A/N: I wrote this some time ago but just realized I'd never posted it here



Later, she would wonder. Why had he, in the last instance, appeared not as the love of her youth but as the soul-weary penitent she would only later come to know? In those eyes, and that smile, and the gentle touch which still stirred that part of her immune to all reason, she had seen not the excited promise of new found love but the deep longing for a love believed forever lost. How could she be given a vision of a man she hardly even dared dream possible?

And why the warning, which had likely saved her from the true beast's quiet approach? His desperate need to protect, to do anything to save, had been as palpable then as it would ever be later. Why would the creature have tried to wake it's victim rather than slay her while she'd slept?

None of it made sense.

Yet the simplest explanation was that she herself might have greater insight than she'd previously believed. That the visions had brought the man beneath the monster to the surface, the part of him she still carried within herself, and that she had remembered his true nature despite all that had come between them.

Only. There was just one thing. One small detail she could never explain and which, later, she never dared mention or question. Not even much later when such things could have been spoken in the open. A part of her didn't want to know. And a part of her knew already.

As they'd finished their examination of the fallen creature, the beam of Will's flashlight had lit upon a small stack of gas canisters lying in one corner of the plane. It was possible the creature's illusions had previously concealed them. This was the explanation she gave Will, and she was fairly certain she had been believed.

It was later back at the Sanctuary when she'd checked the manifest that she had been certain. And then she had known. Only she hadn't understood. Not then.

-o-o-o-o-o-o-o-

He ought not to have gone. If he'd thought rationally, he would have known that before, and he certainly knew it now. Yet he could not have acted differently; he'd learned of her danger and his need to go had been as strong as his need to breathe. It hadn't required thought. In fact, thought had been impossible.

Because it had hurt. Just as badly as, if he'd given himself time to think, he'd have expected it to hurt. As badly as it should have hurt. Not that he'd meant to speak to her; he'd intended only to ensure she'd adequate supplies to survive until rescue. But he'd surprised the creature which stalked her while she'd slept, and it had slipped away. He couldn't simply leave, knowing it would be back. So he'd taken the only course of action opened to him and woke her himself.

Not that she'd known. Or understood. There wasn't time for that, for the explanation or for the emotions sure to follow it. Not with that creature lurking nearby. Still, he couldn't keep himself from asking the question. Though he'd been certain of the answer once, had felt it in her touch, had seen it in her eyes, had known it when she'd given herself completely to him.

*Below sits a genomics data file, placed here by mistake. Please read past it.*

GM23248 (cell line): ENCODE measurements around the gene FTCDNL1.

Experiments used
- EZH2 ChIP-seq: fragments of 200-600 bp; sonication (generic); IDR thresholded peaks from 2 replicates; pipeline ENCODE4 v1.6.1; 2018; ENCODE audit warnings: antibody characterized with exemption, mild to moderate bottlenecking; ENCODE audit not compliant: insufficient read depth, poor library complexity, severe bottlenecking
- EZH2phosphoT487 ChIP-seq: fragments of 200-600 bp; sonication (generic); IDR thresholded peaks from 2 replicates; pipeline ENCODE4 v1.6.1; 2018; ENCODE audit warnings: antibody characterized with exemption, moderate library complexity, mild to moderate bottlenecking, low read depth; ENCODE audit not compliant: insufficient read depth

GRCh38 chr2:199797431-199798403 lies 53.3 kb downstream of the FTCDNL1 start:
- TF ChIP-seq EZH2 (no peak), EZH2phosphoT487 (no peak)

But he hadn't anticipated the power of her hold over him. Even after all the time that had passed, after everything that had occurred between them, at the sight of her - good God at the smell of her - he would have taken the plane apart with his bare hands at her request. Just to make her happy. Or to keep her from harm.

And yet, he hadn't made her happy and he certainly hadn't kept her safe. He'd failed her more completely than he would once have believed possible. It hadn't been his fault; he'd been in the grip of forces more powerful than either of them could have imagined, yet it was still failure.

She couldn't love him. Could she possibly ever have? Because he could never have deserved her. Or her love. Not after what he'd done. Not with the darkness which must have been inside him even then when he'd thought he might be worthy of love. So he'd asked the question, fearing the answer but needing to know. To hear the truth from her, though it destroy him.

And it almost did. But not because she had never loved him, but because she had. He'd had everything and he'd lost it. He'd lost her. Destroyed her love and almost her life itself.

What he'd done was unforgivable; he could never even begin to forgive himself. He had forever lost the right to be part of her happiness, but he still had his power. He could still keep her safe. Even if he spent the rest of his life doing it. It wasn't the least he could do.

It was the only thing he could do.